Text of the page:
Roasted Chicken with Mustard Rosemary Sauce (and a premature parting note to Florida)

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Since all odds point toward me leaving Florida for good within the next few months, I have begun to wax prematurely nostalgic about this strange, sun-washed paradise for the aged. For ten years I have lived here--longer by far than I've lived anywhere else. Yet I still have a hard time calling Florida home. Maybe its because when I arrived at the age of 20 I was planning on being here for no more than a year or two before leaving, and although this notion never changed, I somehow failed to make it out.

There are things I love about Florida. The laid-back atmosphere, the general and genuine friendliness of most people. The beautiful canopy of trees that covers the hilly streets of Tallahassee, where I spent the first five years. The eye-poppingly gorgeous beaches around Sarasota, where I've spent the last five. Amazing restaurants and fresh fish markets are abundant, and the produce is cheap, beautiful, and delicious. I love the prehistoric quality of Florida's state parks, where it seems as though at any minute Tarzan or a brontosaurus could come crashing through the woods. Or Tarzan riding a brontosaurus. That would be cool. Especially if the brontosaurus could shoot lava from its eyes.

There are things I don't like about Florida. I know that ageism is just another form of bias, but it is one that is difficult to avoid here. At least 1/2 of the cars in Sarasota are driven by old people who are either 1) confused, 2) on medication, 3) unable to see over the steering wheel, 4) trying to find a particular street, 5) yelling at eachother, or 6) all of the above. Also, grocery shopping is a real treat on a busy day, and if you don't want to spend an hour and a half in the store you are forced to navigate your shopping cart through aisles where grannies or grampies staring at rows of canned vegetables are stationed like grouchy obstacles in some Nintendo racing game.

I feel bad when my irritation toward Florida's old ones reveals itself. After all, it is a unique bias in the sense that, while I will never be an evangelical Christian, I will, probably, be old someday. At which point I will shake my fist at the arrogant young men who zip past me with their shopping carts--as though they had something to do that really mattered in the long run.

There are other things I'm not crazy about in this state. Without elaborating, let's just say the state is becoming a little too red for my personal tastes. And while southern culture has a wide array of charms ('cue!) that I never appreciated or recognized before living here, I have to say that, having bartended two dayshifts a week for a year at the ABC Liquor Lounge in Tallahassee (which is really southern Georgia,) a number of the less fortunate stereotypes of the south, do, like many stereotypes, exist for a reason.

Keep in mind that most of this doesn't apply to Miami, which is in many ways another world from the rest of Florida, and one that I've only experienced briefly (including a trip to the Miami Zoo to see some monkeys, most of which were seriously depressed and not half as charming or personable as the monkeys and gorillas in the DC Zoo. I demand happy caged animals, damnit!)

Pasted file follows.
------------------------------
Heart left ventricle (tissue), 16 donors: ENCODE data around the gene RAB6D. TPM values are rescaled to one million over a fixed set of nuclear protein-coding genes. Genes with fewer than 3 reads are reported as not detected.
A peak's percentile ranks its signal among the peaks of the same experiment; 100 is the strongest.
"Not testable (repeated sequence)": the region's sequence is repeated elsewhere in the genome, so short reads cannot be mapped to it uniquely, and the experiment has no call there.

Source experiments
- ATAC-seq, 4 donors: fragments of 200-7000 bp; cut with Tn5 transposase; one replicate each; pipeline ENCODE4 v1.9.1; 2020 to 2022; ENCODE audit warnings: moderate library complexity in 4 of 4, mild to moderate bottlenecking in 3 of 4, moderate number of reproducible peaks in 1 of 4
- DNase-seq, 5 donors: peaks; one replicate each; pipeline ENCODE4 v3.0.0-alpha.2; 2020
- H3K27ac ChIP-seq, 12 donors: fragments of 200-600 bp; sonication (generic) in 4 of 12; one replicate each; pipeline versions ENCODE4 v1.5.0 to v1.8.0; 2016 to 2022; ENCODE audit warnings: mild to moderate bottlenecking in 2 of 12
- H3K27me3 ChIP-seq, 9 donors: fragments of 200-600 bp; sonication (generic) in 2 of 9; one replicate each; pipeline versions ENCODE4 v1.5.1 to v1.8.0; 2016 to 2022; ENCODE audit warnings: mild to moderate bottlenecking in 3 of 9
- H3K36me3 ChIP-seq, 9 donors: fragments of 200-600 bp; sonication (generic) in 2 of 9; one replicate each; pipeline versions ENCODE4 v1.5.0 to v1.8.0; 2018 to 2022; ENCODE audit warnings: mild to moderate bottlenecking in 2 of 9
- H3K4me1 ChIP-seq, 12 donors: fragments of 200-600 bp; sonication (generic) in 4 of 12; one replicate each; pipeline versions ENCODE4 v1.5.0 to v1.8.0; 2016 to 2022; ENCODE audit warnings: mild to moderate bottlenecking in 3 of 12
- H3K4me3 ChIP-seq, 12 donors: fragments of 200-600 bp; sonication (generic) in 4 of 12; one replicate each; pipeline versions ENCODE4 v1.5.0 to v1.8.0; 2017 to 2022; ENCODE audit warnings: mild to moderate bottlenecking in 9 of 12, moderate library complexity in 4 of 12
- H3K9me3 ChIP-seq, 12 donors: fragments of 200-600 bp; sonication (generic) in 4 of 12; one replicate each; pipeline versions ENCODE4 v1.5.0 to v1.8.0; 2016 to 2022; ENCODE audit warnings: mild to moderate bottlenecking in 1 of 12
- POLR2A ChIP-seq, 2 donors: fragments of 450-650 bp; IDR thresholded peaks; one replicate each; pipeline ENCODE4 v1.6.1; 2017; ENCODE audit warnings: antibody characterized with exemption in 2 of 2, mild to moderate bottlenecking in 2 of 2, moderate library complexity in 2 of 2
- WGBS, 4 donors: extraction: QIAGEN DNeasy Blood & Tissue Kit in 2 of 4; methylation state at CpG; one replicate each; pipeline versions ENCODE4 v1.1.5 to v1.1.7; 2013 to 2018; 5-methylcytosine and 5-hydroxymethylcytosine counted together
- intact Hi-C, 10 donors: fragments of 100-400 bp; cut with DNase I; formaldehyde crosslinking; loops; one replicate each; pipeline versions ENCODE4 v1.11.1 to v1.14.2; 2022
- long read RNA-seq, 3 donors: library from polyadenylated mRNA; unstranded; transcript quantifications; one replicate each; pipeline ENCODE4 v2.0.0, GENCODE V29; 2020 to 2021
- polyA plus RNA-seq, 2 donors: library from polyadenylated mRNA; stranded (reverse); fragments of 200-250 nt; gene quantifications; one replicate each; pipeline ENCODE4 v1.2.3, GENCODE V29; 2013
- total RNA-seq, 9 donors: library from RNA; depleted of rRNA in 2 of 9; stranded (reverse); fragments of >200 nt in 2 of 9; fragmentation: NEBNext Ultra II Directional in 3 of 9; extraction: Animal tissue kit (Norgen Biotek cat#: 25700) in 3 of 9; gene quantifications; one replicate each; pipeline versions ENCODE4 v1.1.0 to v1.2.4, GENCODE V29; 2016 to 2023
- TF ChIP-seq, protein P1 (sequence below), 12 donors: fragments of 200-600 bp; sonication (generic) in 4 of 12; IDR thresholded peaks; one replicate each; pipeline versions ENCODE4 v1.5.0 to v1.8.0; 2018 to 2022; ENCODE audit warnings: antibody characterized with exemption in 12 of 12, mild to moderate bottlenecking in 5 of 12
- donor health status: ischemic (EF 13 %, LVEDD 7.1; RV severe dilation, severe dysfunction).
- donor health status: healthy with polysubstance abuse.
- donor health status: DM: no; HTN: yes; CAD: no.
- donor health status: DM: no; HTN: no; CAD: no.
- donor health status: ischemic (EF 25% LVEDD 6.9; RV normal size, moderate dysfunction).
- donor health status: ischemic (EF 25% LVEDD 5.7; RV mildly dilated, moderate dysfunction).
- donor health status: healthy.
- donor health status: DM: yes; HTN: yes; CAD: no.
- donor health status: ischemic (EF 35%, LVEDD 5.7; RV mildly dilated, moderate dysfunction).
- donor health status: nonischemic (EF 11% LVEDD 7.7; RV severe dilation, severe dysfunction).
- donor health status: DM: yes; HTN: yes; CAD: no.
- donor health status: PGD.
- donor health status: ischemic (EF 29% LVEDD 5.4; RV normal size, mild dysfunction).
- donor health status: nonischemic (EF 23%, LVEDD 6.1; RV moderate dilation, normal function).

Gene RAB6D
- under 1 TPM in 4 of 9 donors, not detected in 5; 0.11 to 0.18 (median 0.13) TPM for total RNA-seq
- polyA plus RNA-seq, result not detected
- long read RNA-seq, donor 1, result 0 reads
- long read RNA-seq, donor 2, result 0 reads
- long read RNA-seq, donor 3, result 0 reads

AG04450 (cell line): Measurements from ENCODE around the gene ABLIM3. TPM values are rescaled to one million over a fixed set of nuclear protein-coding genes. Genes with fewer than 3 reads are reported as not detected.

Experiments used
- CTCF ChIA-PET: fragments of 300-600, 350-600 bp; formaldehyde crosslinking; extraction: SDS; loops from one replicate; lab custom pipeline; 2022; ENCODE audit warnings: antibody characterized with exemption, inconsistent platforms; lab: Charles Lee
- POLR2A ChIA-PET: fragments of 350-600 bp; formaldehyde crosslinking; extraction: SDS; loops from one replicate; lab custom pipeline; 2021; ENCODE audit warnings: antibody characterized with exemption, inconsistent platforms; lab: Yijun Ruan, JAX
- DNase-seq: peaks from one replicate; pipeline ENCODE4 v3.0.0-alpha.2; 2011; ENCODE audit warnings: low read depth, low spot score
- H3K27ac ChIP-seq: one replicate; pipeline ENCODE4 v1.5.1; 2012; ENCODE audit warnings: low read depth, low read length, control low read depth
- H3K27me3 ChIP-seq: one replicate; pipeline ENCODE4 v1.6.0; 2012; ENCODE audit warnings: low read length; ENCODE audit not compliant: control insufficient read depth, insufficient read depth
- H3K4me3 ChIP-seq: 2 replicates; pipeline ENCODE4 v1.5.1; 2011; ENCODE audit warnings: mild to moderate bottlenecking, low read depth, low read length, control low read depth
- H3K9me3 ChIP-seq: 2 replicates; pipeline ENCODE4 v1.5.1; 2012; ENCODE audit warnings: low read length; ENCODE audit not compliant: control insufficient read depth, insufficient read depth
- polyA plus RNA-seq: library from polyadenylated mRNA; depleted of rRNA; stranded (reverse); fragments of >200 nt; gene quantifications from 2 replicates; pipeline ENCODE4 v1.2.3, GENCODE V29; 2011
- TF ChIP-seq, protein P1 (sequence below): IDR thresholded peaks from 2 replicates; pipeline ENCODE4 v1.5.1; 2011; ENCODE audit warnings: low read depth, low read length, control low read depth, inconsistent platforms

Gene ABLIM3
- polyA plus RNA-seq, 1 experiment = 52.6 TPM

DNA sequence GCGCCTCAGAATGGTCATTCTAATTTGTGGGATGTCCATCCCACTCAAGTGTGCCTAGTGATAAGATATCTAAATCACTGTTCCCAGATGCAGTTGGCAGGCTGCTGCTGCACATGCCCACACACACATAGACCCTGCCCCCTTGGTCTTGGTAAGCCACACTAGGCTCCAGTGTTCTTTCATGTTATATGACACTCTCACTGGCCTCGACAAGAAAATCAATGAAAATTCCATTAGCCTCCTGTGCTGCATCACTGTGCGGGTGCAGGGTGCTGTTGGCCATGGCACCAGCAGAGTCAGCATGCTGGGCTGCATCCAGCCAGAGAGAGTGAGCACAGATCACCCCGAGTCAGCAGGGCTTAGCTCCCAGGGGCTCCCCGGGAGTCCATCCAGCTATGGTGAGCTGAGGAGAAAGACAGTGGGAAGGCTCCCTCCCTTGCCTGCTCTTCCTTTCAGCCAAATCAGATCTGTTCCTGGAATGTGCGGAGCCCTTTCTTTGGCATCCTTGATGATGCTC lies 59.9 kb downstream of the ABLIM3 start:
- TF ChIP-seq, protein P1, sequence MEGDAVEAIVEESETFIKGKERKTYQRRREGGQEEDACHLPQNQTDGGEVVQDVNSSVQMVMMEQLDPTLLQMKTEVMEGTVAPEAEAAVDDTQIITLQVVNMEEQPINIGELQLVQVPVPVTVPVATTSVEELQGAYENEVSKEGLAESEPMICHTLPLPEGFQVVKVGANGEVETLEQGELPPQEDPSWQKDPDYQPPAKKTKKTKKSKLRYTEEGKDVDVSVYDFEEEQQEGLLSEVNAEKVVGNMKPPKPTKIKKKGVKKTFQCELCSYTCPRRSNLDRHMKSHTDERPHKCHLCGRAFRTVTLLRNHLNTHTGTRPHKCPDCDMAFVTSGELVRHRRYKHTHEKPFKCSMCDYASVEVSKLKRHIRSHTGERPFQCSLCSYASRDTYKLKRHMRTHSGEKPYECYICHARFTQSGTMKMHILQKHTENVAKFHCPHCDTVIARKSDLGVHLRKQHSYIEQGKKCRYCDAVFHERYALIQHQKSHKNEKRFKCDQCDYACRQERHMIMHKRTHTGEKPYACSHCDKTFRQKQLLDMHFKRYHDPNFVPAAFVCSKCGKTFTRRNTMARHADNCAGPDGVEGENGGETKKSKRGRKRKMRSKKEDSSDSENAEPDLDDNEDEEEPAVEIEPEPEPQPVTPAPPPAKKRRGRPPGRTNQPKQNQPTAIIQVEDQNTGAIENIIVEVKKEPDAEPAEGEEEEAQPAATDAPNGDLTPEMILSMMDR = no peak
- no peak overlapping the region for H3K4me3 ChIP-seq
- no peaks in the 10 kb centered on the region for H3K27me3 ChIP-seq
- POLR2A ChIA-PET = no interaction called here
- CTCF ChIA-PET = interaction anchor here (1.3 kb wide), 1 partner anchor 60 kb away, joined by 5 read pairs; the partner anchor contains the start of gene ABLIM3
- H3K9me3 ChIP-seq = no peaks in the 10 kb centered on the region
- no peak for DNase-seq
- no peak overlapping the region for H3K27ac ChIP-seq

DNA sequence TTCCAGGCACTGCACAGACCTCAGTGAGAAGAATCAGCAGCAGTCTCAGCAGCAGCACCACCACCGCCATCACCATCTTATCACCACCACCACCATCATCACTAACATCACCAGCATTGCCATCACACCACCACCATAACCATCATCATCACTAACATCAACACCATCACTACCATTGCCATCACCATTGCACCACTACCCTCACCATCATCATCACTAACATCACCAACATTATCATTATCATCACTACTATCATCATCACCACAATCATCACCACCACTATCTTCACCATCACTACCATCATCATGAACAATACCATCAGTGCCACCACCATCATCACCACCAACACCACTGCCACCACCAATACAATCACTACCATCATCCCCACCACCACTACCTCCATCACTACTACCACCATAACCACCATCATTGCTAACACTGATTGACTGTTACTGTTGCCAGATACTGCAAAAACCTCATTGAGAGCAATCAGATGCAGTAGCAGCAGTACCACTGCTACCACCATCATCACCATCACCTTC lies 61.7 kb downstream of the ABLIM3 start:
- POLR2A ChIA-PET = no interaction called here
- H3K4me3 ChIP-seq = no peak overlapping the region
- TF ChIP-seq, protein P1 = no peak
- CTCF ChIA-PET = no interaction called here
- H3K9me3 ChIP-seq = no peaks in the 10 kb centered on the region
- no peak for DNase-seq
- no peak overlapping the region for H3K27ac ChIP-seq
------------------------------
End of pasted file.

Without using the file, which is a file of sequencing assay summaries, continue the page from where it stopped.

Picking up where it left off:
When eating Ramen, struggling with a daily commute, or glooming through the rainy, cloudy murk of DC, I will undoubtably miss Florida and the easy, pleasing life of leisure I've led here.

Florida, we had a good run.

What does all of this have to do with Roasted Chicken with Mustard Rosemary Sauce? Nothing. Here's the recipe:

Roasted Chicken with Mustard Rosemary Sauce (easy and delicious)

3 -4 lb. whole chicken (I used a brand of whole chicken called "Smart Chicken." Its organic, free range, air packed, and very tasty, although if it were all that smart, would it be in a package waiting to be eaten? Hahaha. I slay me.)
1/4 cup Dijon mustard
1/4 cup xtra virgin olive oil
2 Tbsp chopped fresh rosemary

1) Preheat oven to 375 degrees. Mix the last three ingredients in a bowl. Arrange chicken on a rack in a roasting pan.
2) With half the mustard mixture, coat the sides and top of the chicken. Use a narrow spooon to slide spoonfuls of mixture underneath the skin of the chicken breast. Smoosh around.
3) If you're lucky like me and have an electronic probe thermometer, slide it into the meatiest part of the thigh. When it reads 175 degrees your chicken is ready. With a chicken this size it should take an hour and a half at most. With a 7 or 8 pound chicken it will take up to 2 1/2 hours, the last hour of which you'll want to cover the top of the chicken with tinfoil so as not to burn it.
4) baste occasionally with some of the mustard sauce and the drippings if you like. Or use the dripping later to make a little gravy, but this chicken is succulent enough that it shouldn't need gravy.
4) I also sliced some large potato wedges, carrots, and cut a small onion into quarters, then tossed them in the rest of the mustard mix and arranged them on a baking sheet. About 1/2 hour after putting the chicken in I slid the vegetables in under the chicken. They were delicious.

If you have any chicken left over the day after, its delicious cold tossed with some greens and a light viniagrette.

This recipe came from Bon Appetit, October 2001. I made adjustments to the measurements.


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